My wife's car has a Cat that is on the ragged edge of efficiency.  Sometimes the on board diagnostic is fine with it, other times it will pop a code.  A clear OBDII system is required to pass inspection and legally drive a vehicle in our county so around a month before the car is due for inspection, I clear the code and cross my fingers that the OBDII will be happy with it for another year.  This has worked for the past 2 years.         

NoStacheOhio

  • Handlebar Stache
  • *****
  • Posts: 2143
  • Location: Cleveland
Re: Any hope of cheaply fixing my catalytic converter issue?
« Reply #3 on: March 04, 2016, 09:04:25 AM »
The catalityc converter is an emission item and should be warrantied for 8 years or 80miles because of California laws.  I know you have a 2008, but what is the production date on it?

Is it from production date or sale date? Other warranty items start with the original sale date.

Edit: replacing the cat isn't one of those "must do at dealership" items. I would find a good exhaust/muffler shop, and get a quote from them.

Jack

  • Magnum Stache
  • ******
  • Posts: 4734
  • Location: Atlanta, GA
Re: Any hope of cheaply fixing my catalytic converter issue?
« Reply #4 on: March 04, 2016, 09:05:59 AM »
Don't do the cat without doing the head gasket. The leaking head gaskets could, in theory, help accelerate cat life and clog it up/wear it out prematurely.

In fact, it's slightly possible that the bad cat code is somewhat false, due to the head gasket issue.

Usually, the car is comparing the signals from the oxygen sensor before the cat and the oxygen sensor after the cat to make sure they're different enough to verify the cat is doing its' job. But I could see a bunch of oil or coolant in the exhaust (from the leaking head gaskets) screwing up the O2 sensor reading.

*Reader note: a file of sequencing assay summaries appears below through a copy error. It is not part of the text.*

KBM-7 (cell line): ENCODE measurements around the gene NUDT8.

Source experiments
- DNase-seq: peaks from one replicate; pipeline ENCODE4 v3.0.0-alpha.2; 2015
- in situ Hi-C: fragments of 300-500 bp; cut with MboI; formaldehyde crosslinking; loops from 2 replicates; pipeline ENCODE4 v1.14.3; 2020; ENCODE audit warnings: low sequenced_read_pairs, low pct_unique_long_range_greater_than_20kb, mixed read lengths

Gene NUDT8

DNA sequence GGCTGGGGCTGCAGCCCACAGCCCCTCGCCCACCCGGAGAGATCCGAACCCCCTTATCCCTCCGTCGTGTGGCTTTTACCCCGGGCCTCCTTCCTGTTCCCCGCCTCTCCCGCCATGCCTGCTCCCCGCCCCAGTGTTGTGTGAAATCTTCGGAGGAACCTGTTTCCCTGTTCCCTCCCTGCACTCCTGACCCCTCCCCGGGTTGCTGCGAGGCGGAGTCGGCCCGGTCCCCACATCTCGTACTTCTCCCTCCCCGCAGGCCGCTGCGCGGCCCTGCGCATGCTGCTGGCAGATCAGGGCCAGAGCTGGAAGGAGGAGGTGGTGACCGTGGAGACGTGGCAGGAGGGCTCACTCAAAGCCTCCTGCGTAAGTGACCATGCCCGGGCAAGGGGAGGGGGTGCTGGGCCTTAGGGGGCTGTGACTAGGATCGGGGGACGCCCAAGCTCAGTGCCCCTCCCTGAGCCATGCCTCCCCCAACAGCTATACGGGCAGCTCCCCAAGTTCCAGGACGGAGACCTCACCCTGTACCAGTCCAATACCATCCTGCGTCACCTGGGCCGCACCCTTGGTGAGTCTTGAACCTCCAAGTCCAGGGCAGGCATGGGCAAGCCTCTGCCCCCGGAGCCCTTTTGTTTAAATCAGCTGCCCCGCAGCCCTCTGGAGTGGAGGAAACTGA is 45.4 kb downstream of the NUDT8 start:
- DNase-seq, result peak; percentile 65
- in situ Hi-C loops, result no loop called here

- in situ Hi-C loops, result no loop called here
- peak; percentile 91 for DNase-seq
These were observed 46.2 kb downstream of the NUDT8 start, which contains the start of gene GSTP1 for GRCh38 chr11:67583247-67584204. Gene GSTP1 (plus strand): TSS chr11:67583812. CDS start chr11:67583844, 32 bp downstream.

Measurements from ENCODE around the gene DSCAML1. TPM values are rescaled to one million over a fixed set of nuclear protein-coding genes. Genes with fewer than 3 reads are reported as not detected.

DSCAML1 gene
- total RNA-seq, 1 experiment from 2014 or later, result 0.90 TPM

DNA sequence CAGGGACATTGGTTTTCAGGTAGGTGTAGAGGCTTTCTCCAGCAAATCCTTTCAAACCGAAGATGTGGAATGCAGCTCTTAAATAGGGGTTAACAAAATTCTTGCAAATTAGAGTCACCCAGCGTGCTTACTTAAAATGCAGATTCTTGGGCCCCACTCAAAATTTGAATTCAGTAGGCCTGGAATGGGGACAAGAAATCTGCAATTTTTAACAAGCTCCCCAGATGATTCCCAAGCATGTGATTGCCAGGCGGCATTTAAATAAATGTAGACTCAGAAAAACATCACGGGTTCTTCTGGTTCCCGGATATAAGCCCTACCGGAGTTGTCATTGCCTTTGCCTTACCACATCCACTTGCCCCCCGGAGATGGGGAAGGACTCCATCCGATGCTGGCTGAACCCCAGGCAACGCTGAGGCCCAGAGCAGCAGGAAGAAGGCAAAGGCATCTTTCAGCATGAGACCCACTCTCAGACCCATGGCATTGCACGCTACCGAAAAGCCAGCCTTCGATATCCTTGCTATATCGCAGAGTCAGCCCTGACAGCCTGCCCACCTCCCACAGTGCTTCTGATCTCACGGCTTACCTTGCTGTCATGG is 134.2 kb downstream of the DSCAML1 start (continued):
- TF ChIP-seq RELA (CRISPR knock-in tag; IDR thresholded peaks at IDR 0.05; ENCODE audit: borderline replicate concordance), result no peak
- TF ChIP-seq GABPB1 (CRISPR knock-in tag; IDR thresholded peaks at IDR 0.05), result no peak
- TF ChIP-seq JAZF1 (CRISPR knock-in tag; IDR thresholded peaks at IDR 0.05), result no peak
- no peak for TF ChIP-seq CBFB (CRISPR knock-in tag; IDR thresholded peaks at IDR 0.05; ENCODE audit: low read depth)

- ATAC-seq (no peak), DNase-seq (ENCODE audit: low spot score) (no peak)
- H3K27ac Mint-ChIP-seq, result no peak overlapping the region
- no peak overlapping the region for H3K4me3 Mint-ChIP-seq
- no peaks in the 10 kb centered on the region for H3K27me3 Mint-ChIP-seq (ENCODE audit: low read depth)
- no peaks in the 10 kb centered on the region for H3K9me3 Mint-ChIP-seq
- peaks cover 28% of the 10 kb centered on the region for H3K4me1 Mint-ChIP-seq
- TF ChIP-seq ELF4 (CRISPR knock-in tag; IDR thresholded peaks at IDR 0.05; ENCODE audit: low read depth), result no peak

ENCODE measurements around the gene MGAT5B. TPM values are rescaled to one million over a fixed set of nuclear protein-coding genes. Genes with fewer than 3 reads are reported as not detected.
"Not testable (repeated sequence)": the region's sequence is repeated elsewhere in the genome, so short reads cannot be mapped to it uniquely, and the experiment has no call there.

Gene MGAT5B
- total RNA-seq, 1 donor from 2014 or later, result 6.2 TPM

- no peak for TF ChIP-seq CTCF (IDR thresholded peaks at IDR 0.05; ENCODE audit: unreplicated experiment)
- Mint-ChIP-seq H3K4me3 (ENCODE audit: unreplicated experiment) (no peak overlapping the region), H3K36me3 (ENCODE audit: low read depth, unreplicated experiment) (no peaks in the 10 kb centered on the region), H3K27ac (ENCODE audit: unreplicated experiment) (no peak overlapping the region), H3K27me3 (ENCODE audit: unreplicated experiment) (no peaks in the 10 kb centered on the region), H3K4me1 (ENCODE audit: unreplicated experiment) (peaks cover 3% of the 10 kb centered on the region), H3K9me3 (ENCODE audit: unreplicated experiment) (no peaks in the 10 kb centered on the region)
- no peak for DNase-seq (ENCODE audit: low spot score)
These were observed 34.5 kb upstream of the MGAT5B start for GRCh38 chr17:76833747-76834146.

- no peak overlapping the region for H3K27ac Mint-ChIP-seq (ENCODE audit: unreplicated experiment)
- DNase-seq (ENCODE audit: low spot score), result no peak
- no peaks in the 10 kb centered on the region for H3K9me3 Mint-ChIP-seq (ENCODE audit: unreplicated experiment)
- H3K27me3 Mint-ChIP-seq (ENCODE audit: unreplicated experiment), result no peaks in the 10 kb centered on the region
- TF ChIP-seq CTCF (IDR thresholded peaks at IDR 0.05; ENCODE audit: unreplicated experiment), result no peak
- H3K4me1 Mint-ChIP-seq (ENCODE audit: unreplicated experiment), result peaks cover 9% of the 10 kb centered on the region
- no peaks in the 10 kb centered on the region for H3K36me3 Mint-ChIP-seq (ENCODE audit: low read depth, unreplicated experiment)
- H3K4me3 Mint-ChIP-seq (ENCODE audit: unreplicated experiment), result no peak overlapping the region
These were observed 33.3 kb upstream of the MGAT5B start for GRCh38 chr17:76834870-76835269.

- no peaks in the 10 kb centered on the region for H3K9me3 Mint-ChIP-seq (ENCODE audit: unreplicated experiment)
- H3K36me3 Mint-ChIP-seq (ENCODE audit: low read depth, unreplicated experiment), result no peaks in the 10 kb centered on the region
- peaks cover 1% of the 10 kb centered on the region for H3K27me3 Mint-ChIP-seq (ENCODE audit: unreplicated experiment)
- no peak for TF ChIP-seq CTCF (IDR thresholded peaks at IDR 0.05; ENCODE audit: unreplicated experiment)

+1!

I've always heard that exhaust work is kind of like drywall: it requires practice to get right yet is cheap to pay somebody to do, so it isn't worth it to DIY.

However, that assumes welding; if your cat is bolted in instead of welded then you probably could just do it yourself. It looks like replacement cats for your car -- both of them, as it appears a 2008 Impreza contains two -- come as bolt-on assemblies.

I don't know enough about how an Impreza boxer engine is packaged within the engine bay to know if replacing that front cat would be a complete pain in the ass or not (e.g. because it requires dropping the engine out of the car or something), but if it isn't, then it seems like it could be reasonable to DIY.
« Last Edit: March 04, 2016, 09:07:56 AM by Jack »

Duchess of Stratosphear

  • Bristles
  • ***
  • Posts: 326
Re: Any hope of cheaply fixing my catalytic converter issue?
« Reply #5 on: March 04, 2016, 09:18:01 AM »
So Close: I don't know about the clear CEL to pass inspection in my county--will have to research that.

NoStache and craige: How would I find the production/sale date? I bought the car used in 2010 so I don't know anything about its life before I got it. Wouldn't the dealership have been required to tell me if it was still under warranty?

There's no way I'm trying to do this myself--the time and expense to figure it out myself, buy tools, etc. would render it unmustachian for me to try it! But, if it's not actual rocket science, then maybe I can find a non-dealership person to do it that would cost less.

Jack

  • Magnum Stache
  • ******
  • Posts: 4734
  • Location: Atlanta, GA
Re: Any hope of cheaply fixing my catalytic converter issue?
« Reply #6 on: March 04, 2016, 09:24:59 AM »
There's no way I'm trying to do this myself--the time and expense to figure it out myself, buy tools, etc. would render it unmustachian for me to try it! But, if it's not actual rocket science, then maybe I can find a non-dealership person to do it that would cost less.